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10 Graham Picks for 2003

December is filled with family, friends, and, for investors, the dreams of healthy dividends. In what has become a December tradition, I look at Benjamin Graham's strategy for defensive investors using the stock screener. Long-time Canadian MoneySaver readers will note that this is the third time I've discussed Graham's conservative technique.

Benjamin Graham first outlined his rules for defensive investors in The Intelligent Investor (ISBN 0060155477) which has been in bookstores for more than fifty years. I've breifly summarized Graham's time-tested rules in Figure 1. Usually few stocks meet Graham's stringent rules for earnings growth at a low price and his method often rejects all stocks as unsuitable. Rejection has certainly been the rule in recent times and the situation has not changed much this year despite overall market weakness.

Implementing Graham's rules can be tricky but the screener does a reasonably good job of approximating them. The problem is that's screener doesn't have the wealth of historical data needed to fully implement Graham's rules for defensive investors. For instance, the database only contains five years of data on each stock and, as a result, I've trimmed down Graham's rules as shown in Figure 2. Even with these relaxed rules only nine stocks passed all the tests in 2000, five in 2001 and ten this year. To put this in perspective, there are currently over 6,900 stocks in the database.

The nine picks of 2000 continued to do well with five in the plus column and four losing ground to date. The stock by stock breakdown is shown in Table 1 and the average gain for these stocks was very healthy at 35.86%. Given that the S&P500 fell by 33.85% over the same period, the Graham stocks managed a remarkable outperformance of 69.71% over two years. I should hasten to add, that outperforming the index by almost 70% should in no way be considered typical, or even expected.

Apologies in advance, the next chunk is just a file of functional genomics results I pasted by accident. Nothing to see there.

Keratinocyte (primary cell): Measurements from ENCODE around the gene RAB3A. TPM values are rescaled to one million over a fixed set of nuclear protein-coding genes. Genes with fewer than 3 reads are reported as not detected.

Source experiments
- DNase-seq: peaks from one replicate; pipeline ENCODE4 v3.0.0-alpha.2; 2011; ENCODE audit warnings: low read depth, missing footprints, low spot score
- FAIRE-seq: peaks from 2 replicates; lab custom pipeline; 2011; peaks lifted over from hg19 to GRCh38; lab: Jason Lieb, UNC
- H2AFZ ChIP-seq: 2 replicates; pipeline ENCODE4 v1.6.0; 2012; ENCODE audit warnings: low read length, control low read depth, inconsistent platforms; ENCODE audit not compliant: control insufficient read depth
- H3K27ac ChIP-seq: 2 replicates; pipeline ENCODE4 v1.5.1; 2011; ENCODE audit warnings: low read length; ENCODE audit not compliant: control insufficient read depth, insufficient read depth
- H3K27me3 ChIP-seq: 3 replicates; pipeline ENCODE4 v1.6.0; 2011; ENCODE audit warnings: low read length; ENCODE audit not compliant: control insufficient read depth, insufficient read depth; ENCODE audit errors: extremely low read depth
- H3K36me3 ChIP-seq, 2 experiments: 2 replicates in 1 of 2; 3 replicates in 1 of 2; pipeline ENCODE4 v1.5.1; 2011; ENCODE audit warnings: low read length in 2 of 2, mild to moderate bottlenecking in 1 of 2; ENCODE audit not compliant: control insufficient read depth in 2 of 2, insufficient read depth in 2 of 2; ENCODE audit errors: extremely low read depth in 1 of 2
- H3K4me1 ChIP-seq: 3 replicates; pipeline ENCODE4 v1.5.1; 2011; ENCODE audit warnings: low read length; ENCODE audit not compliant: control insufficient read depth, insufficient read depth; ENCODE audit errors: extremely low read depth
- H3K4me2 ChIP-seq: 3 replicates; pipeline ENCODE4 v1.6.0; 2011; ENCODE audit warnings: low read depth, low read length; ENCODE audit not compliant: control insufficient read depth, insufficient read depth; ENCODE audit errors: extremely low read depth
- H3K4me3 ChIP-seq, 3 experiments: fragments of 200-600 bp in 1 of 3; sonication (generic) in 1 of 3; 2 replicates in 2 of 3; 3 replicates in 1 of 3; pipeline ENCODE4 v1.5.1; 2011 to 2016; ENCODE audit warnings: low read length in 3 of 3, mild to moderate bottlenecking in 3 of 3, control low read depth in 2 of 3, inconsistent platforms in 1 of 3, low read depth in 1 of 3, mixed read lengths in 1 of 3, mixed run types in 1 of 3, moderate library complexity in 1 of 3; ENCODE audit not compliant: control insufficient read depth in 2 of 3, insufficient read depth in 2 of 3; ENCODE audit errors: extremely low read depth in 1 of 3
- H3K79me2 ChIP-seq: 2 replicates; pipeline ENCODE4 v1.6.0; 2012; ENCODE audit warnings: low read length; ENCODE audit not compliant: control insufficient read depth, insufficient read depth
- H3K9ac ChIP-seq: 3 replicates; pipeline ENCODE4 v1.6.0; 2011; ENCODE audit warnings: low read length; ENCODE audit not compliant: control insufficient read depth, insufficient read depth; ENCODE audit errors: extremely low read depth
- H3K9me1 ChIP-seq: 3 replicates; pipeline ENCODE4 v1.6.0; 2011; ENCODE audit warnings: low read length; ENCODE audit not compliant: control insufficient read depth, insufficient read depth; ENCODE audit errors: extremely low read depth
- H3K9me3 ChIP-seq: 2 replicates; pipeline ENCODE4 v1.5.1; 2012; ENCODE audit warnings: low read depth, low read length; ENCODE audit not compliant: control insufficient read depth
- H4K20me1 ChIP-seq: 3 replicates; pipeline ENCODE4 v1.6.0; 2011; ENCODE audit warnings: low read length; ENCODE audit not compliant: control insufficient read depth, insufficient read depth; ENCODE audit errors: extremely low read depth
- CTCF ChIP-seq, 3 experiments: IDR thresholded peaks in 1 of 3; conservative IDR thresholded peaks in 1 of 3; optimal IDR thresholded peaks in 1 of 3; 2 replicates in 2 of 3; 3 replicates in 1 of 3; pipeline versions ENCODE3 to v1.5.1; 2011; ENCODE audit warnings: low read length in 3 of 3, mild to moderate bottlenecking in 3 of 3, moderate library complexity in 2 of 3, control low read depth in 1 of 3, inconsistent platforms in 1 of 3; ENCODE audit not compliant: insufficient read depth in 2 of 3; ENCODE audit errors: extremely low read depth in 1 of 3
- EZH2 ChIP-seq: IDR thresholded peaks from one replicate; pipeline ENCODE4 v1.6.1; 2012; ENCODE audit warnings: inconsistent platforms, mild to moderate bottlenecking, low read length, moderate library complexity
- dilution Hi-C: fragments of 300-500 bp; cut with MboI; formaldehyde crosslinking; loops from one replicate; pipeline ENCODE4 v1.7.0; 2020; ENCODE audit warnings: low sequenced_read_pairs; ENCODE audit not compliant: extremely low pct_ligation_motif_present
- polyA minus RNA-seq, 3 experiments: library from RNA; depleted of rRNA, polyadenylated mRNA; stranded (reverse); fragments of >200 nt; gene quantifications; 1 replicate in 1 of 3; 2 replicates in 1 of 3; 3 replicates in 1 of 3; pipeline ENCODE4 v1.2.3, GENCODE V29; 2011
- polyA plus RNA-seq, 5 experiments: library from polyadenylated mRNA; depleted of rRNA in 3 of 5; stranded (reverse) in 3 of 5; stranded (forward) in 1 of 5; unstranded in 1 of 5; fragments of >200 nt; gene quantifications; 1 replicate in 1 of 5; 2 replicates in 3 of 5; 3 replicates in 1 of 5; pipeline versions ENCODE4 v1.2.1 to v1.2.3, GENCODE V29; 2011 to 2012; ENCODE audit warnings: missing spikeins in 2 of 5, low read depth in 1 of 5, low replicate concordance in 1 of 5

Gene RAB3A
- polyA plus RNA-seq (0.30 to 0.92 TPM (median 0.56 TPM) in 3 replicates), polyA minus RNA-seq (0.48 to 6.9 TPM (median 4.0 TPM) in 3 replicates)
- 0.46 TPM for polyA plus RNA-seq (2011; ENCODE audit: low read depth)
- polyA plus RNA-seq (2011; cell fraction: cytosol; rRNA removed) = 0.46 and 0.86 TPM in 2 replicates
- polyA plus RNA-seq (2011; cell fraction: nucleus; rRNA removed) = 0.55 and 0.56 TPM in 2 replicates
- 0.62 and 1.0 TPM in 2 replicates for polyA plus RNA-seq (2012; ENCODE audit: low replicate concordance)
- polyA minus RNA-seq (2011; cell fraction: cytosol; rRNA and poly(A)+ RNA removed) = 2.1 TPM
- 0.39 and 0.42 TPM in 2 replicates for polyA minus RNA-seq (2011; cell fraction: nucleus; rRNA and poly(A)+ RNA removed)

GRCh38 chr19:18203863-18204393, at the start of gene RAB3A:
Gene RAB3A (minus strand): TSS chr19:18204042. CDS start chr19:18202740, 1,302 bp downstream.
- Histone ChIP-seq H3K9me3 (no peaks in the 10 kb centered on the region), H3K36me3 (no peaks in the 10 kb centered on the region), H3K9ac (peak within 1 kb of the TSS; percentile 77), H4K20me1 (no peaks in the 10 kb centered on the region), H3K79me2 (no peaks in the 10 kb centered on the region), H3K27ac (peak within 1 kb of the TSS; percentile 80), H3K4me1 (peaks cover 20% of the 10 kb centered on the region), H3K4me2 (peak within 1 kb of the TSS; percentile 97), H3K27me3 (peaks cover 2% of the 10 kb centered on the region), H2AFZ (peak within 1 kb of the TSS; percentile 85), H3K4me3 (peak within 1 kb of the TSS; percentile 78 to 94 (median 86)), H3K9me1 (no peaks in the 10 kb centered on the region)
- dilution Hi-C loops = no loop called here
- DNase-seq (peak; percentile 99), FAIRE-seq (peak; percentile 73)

It turns out that the five picks of 2001 also performed well with an average gain of 28.24%. Table 2 shows that the individual stocks gained between 8.67% and 56.51%. The S&P500, on the other hand, fell 16.05% over the same period, which translates into an outperformance of 44.29% from the 2001 Graham picks.

Clearly Graham's defensive approach has done quite well in the bear market. However, it has been my experience that periods of significant outperformance are often followed by periods of severe underperformance. Be warned that buying into a style that has recently done very well is no guarantee that it will continue to do well. Past performance is usually a poor indicator of future performance.

The current crop of Graham stocks is shown in Table 3. We all know that stocks can move very rapidly in today's volatile environment and I suggest using the screener to be sure that the stocks in Table 3 still fit Graham's criteria.

It is important to note that stock screeners can be deceptive at times because they aren't always up to date. For example, consider a company with steady earnings that suffers from some sudden calamity. Say its main manufacturing facility is demolished by a tornado. In this case, the stock may be labeled by the stock screener as good pick due to its recent quarterly numbers. However, the company's situation has clearly changed for the worse. In this way one often finds stocks that look good on the screener but aren't good for a portfolio. As a result, I often like to see some indication that a company's situation has remained largely unchanged before buying. Looking at recent news stories on the company can often help the investor avoid the stinkers. It is important to try to select stocks that are simply unloved and avoid those heading for the dumpster.